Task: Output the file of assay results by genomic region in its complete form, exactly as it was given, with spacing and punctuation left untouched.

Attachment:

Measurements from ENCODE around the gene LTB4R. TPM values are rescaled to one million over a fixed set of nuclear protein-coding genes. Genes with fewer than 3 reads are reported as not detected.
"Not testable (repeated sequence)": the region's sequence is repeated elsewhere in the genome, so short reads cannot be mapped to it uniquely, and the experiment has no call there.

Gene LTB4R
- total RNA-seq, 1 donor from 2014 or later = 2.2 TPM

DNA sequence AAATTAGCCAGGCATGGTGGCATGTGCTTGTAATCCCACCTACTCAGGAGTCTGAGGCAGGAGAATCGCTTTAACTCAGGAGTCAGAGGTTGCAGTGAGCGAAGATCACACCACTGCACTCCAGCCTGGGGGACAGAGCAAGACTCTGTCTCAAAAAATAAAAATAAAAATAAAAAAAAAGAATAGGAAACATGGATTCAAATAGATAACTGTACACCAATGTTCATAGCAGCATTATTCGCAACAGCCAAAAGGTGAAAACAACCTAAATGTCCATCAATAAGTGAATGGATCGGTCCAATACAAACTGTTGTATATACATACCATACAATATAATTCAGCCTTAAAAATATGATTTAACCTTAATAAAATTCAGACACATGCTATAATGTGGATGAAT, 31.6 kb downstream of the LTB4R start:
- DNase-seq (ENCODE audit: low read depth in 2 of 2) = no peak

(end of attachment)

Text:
Measurements from ENCODE around the gene LTB4R. TPM values are rescaled to one million over a fixed set of nuclear protein-coding genes. Genes with fewer than 3 reads are reported as not detected.
"Not testable (repeated sequence)": the region's sequence is repeated elsewhere in the genome, so short reads cannot be mapped to it uniquely, and the experiment has no call there.

Gene LTB4R
- total RNA-seq, 1 donor from 2014 or later = 2.2 TPM

DNA sequence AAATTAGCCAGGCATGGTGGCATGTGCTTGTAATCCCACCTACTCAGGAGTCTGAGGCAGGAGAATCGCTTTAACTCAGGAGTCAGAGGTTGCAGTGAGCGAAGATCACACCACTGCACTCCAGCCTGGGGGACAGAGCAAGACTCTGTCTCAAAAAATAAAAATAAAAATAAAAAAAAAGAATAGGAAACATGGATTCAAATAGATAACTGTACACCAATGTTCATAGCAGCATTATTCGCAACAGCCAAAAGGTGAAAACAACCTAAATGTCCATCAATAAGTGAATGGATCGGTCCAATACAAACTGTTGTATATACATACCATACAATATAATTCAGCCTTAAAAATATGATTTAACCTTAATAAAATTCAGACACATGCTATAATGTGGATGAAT, 31.6 kb downstream of the LTB4R start:
- DNase-seq (ENCODE audit: low read depth in 2 of 2) = no peak